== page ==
US State Department report lambasts Georgia on Human Rights
Glossy turd version here >> http://www.civil.ge/eng/article.php?id=23331
Concerns remain about reported cases of abuse of prisoners, arbitrary detentions, selective application of law and pressure on businesses, according to the U.S. Department of State’s annual human rights report, released on April 8.
Impunity for government officials
According to the report, allegations of selective application of law, wherein crimes involving government officials or supporters were slowly investigated and often remained pending and those involving opposition were investigated quickly, “led to allegations of impunity for government officials.”
‘There continued to be allegations of a lack of due process, government pressure on the judiciary, and that individuals remained in prison for politically motivated reasons,” according to the report.
Suppression of dissent
It says that were also reports of pressure on businesses “to suppress potential support for the opposition and independent media.”“There also were credible allegations that businesses were pressured to contribute to the ruling party,” the report reads. Like the previous report, covering 2009, the recent one again says that “there were credible reports that the government restricted freedom of speech and the press.”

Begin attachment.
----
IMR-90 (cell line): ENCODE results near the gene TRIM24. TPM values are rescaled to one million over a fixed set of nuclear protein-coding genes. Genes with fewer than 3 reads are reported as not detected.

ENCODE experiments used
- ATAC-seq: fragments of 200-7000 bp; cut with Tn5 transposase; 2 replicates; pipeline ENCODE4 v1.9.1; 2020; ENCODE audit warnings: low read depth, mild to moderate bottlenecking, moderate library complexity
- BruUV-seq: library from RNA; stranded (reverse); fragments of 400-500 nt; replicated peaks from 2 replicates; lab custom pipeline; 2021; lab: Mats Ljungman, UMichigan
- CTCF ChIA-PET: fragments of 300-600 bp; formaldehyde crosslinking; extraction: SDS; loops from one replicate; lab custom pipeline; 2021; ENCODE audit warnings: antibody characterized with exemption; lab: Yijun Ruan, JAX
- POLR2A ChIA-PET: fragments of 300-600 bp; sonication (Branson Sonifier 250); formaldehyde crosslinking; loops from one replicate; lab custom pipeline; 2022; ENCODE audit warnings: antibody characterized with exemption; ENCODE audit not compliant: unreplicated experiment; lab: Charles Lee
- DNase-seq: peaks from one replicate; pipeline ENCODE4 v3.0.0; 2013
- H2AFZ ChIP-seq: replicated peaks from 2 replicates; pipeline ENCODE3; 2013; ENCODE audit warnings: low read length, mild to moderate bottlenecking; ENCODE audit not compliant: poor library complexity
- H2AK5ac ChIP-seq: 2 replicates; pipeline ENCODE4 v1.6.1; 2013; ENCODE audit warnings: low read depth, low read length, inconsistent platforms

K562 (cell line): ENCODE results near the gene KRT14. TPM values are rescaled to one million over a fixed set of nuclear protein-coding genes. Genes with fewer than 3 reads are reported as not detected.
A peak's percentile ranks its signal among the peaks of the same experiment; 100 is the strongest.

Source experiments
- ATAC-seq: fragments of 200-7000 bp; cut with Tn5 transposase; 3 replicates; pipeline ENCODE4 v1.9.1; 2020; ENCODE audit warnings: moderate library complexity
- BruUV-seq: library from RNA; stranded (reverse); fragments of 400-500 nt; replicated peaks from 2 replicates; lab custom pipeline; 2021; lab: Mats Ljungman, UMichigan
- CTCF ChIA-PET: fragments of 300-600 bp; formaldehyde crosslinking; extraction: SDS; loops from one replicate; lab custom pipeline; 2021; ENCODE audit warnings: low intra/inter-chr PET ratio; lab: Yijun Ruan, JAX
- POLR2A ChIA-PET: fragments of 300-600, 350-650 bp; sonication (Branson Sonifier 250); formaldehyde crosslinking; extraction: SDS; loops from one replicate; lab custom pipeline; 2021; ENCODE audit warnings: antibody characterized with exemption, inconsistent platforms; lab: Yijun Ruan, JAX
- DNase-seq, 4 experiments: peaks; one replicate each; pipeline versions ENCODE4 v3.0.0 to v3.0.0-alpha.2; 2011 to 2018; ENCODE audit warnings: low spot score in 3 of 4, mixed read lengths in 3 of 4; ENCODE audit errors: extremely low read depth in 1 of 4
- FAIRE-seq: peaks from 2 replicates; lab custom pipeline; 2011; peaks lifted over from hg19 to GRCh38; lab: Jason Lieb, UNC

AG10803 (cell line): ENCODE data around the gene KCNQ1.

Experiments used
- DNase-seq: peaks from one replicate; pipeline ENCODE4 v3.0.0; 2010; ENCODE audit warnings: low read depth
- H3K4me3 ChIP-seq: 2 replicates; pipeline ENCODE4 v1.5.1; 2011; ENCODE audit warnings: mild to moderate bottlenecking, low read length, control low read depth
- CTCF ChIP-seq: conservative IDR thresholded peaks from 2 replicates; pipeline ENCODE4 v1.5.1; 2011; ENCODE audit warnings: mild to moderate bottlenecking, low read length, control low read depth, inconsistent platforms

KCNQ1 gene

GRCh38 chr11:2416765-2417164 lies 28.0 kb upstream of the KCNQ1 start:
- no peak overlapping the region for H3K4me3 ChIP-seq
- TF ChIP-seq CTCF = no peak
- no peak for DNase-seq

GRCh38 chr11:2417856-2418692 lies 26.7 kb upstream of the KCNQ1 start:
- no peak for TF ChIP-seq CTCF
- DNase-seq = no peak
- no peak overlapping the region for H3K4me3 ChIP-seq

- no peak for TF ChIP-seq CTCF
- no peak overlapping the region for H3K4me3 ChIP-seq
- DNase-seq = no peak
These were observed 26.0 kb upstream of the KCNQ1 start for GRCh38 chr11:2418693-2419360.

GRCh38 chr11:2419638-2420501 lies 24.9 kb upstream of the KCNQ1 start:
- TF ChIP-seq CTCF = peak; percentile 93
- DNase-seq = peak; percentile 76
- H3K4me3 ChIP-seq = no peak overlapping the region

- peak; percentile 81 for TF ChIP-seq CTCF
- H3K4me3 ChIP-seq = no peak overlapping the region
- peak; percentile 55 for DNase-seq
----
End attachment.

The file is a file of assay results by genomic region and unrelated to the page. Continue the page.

The report says that “high-level corruption remained a concern.”“Observers considered the official anticorruption campaign too heavily focused on prosecution as opposed to prevention and unstructured rather than systemic and participatory. Areas of concern included democratic institutions, civil society involvement in the planning and execution of public policy, property rights, and elite corruption. NGOs also raised concerns about the government's connection to business and, in particular, corruption in the conduct of bids,” the report reads.
The main shortcomings described in the report are of particular concern to the United States “given our administration’s commitment to the engagement, support and protection of civil society and human rights defenders,” Ambassador John Bass said.
“We also believe that stronger Georgian democracy requires the most competitive possible environment for the 2012 parliamentary and 2013 presidential elections. That’s why much of our assistance, including 60 million dollars in new investments this year, is focused on supporting electoral reform and strengthening the rule of law, independent media and civil society watchdog,” the U.S. diplomat said.
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